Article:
The Truth About Colic
Becoming a new parent or having a new baby comes with so many emotions. It can range from anything like being overwhelmed, anxiety, excitement and all the way to pure bliss, just to name a few. As a parent of a newborn baby, you may feel anxious when your baby cries. You may wonder if he is crying a lot? If there is more to it?
Keep in mind that it is normal for babies to fuss and cry, that is pretty much what babies do; particularly during their first three months of life.
There’s a whole lot of reasons why babies cry, the common ones being: a wet diaper, cold or hot temperature, hunger, exhaustion coupled with over-stimulation, corneal abrasion, or hair wrapped around toes and fingers. Over and above these, there are other more clinically serious issues associated with an extremely crying baby, which is why you should not hesitate to have them checked out by a healthcare provider.
But one other common reason in the first three months of life is simply colic.
According to experts, colic is defined using the Rule of Three:
Baby’s crying lasts for three or more hours a day (especially at night), occurs three or more days a week, for three or more weeks.
It usually begins in the second week of life and lasts until around three months of age. Colic often starts suddenly, with loud and mostly continuous crying. Between periods of crying and fussiness, babies with colic will act age appropriately and should be gaining weight adequately. If your baby has repeated episodes of inconsolable crying but appears to be healthy and well, he may have colic.
Some risk factors associated with colic include:
- Infant with a low birth weight.
- Smoking during pregnancy.
- Incomplete or no burping after feeding.
- Incorrect positioning after feeding.
- Over- or underfeeding.
- Milk protein allergy.
- Early introduction of solids.
While no one knows what causes colic, there are many myths and truths about colic.
Here are some myths about colic that you may have heard:
- Colic equals pain.
- Colic is genetic.
- Colic can delay development.
There is no scientific evidence to all of the above.
- Colic is more common in boys. That is incorrect as it presents equally in both girls and boys.
- Colic is only seen in bottle-fed babies. Wrong again, it is found in both bottle- or breastfed babies.
- You shouldn’t hold a colicky baby too much. You cannot spoil a baby by showing them affection.
- Colic doesn’t exist.
Here are some facts about colic that every parent should know:
- Colic generally reaches its peak at 6-8 weeks after birth.
- Even though they may cry excessively, colic poses no harm to the baby, be it short or long term.
- Colicky crying is louder, more high-pitched and sounds more urgent than regular crying.
- A lot of colicky babies might pull up their legs or extend their legs, clench their fists, and pass gas.
- Some colicky babies might have hardened or distended tummies filled with gas.
- Colic generally goes away by the time babies are around 3 to 4 months old.
- Colicky babies are often gassy, fussy, and do not sleep well.
The sad truth about colic is that there’s no cure for it, what’s great however, is that it’s self-limiting and should go away by 4 months old.
Having said that, there are still some remedies that have been proven effective in terms of managing the symptoms of colic.
Before starting with any treatment plan, it is vital that your baby is seen by a clinician to rule out other serious conditions that might mimic colic. Remember, colic is a diagnosis by exclusion.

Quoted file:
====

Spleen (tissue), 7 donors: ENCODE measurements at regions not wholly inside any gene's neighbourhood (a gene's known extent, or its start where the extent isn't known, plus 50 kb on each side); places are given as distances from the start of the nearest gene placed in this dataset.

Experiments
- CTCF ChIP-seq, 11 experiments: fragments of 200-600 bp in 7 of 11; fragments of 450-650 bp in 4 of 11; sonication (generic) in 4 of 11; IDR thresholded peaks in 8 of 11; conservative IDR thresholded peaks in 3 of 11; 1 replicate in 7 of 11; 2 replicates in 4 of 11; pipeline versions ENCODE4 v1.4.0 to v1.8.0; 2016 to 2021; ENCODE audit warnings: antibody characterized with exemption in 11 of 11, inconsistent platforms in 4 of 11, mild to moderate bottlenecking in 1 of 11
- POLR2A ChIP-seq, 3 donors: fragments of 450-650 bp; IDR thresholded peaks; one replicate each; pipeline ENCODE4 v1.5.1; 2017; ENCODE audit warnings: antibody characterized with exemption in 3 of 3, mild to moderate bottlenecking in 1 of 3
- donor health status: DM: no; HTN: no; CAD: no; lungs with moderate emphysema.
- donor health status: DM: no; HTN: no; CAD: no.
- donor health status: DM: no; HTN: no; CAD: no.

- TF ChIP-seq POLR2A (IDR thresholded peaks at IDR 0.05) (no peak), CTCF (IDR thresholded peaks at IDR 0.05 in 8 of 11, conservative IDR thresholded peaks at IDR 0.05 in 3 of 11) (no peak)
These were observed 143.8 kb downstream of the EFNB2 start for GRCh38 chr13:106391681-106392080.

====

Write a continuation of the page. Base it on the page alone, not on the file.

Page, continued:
Here’s a few tips that may help:
- Try eliminate cow’s milk protein from your diet if you are breastfeeding (no dairy products).
- Elimination of coffee, spicy foods and alcohol have been shown to assist as well.
- Do not overfeed the baby.
- Do not let baby get hungry for too long before his next feed.
- If you bottle-feed your baby, you can try using a curved bottle. This allows you to hold your baby in an upright position
- Give burping breaks in between to allow for passing of gas.
- You can also try “tummy time ” or bicycle maneuver.
- Try soothing strategies like walking your baby in a pram or going for a drive; giving your baby a warm bath, using a dummy, or swaddling your baby in a blanket.
- Try dimming the lights, playing soothing music at a low volume.
Looking after a colicky baby can cause a lot of distress to a caregiver. It’s important to remember that it is not your fault and that you are doing your best.
While you wait for the 3 to 4 months for it to go away, it’s important that you look after your health, eat healthy meals and exercise often.
Let family or friends watch your baby and give yourself a break from time to time. Reach out to others and express your feelings if you feel anxious. If your baby has colic, you may feel depressed or guilty. Speak to family members, friends or a compassionate professional about your feelings.
When should you make an appointment to see your child’s paediatrician?
Book an appointment with your child’s paediatrician if your baby experiences excessive crying or if you are concerned that your little one may have colic. The doctor will ask you about your baby’s symptoms and health history. He will give your baby a physical exam.
While it may seem that your baby will have colic forever, remember that colic is only temporary. In a few short months, you won’t remember that your baby has had colic, you will be too busy making memories with your bundle of joy. Enjoy spending time with your precious baby and getting to know your little one!
For more information please contact:
Dr Amukelani Mthombeni, Specialist Paediatrician
MBChB (Medunsa), FCPaed (SA), MMed Peads (SMU)
Randfontein Private Hospital
Tel: +27 87 087 2744
Email: email@example.com or firstname.lastname@example.org
Disclaimer: Any information contained here is merely a guideline. Always visit your healthcare practitioner for any health-related advice or diagnosis.